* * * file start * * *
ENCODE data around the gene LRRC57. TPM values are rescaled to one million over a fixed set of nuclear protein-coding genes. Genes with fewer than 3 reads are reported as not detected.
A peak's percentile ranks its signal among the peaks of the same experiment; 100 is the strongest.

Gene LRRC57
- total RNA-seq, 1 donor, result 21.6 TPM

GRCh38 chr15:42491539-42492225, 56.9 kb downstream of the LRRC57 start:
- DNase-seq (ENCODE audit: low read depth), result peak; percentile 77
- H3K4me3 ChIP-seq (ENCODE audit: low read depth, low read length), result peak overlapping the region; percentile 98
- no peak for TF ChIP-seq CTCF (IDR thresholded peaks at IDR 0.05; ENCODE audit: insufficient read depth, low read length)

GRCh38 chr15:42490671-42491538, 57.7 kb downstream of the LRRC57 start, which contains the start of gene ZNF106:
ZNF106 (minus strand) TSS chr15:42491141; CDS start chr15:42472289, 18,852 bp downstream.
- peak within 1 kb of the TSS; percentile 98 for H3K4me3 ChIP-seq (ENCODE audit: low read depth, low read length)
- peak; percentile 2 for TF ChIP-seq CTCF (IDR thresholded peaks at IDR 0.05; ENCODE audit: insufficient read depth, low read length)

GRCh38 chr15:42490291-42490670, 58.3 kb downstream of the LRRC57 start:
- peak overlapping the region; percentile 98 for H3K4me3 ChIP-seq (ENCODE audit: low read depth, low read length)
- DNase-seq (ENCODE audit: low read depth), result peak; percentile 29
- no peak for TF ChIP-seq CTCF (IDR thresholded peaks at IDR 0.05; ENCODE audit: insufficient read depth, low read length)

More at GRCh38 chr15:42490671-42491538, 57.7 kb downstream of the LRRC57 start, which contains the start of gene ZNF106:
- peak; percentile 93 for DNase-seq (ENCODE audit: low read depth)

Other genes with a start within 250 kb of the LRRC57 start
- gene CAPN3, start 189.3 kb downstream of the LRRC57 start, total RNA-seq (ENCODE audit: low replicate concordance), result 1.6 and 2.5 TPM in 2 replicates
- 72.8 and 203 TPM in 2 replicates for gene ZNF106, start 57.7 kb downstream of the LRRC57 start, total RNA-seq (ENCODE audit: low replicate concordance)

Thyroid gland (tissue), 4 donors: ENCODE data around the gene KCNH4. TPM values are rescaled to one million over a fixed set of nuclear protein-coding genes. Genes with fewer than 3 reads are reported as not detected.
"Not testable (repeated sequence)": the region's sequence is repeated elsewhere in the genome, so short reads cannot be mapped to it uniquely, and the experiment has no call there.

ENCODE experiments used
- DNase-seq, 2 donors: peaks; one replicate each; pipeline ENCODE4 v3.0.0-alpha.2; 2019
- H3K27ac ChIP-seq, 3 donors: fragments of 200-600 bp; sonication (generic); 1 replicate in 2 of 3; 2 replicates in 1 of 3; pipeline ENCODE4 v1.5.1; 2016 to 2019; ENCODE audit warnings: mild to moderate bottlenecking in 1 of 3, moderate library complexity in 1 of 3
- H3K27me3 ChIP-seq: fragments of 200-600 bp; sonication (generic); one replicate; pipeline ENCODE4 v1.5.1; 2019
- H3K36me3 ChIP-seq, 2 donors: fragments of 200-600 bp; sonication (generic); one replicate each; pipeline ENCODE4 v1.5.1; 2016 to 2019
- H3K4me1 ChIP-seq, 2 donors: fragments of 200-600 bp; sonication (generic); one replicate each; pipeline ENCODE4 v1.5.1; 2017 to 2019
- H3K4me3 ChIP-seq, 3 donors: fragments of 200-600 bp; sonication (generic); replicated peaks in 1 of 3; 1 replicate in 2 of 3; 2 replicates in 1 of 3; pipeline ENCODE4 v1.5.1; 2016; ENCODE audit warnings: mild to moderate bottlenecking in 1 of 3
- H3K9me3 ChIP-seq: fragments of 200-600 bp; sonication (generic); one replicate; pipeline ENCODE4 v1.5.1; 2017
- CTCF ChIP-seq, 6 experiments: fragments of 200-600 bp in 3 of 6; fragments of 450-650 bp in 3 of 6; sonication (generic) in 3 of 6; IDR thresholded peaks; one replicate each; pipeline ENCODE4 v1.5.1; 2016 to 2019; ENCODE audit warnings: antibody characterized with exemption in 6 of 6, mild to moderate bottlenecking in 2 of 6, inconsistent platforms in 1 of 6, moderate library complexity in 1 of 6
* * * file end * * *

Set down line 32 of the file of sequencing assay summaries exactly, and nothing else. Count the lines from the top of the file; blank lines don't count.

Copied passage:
- CTCF ChIP-seq, 6 experiments: fragments of 200-600 bp in 3 of 6; fragments of 450-650 bp in 3 of 6; sonication (generic) in 3 of 6; IDR thresholded peaks; one replicate each; pipeline ENCODE4 v1.5.1; 2016 to 2019; ENCODE audit warnings: antibody characterized with exemption in 6 of 6, mild to moderate bottlenecking in 2 of 6, inconsistent platforms in 1 of 6, moderate library complexity in 1 of 6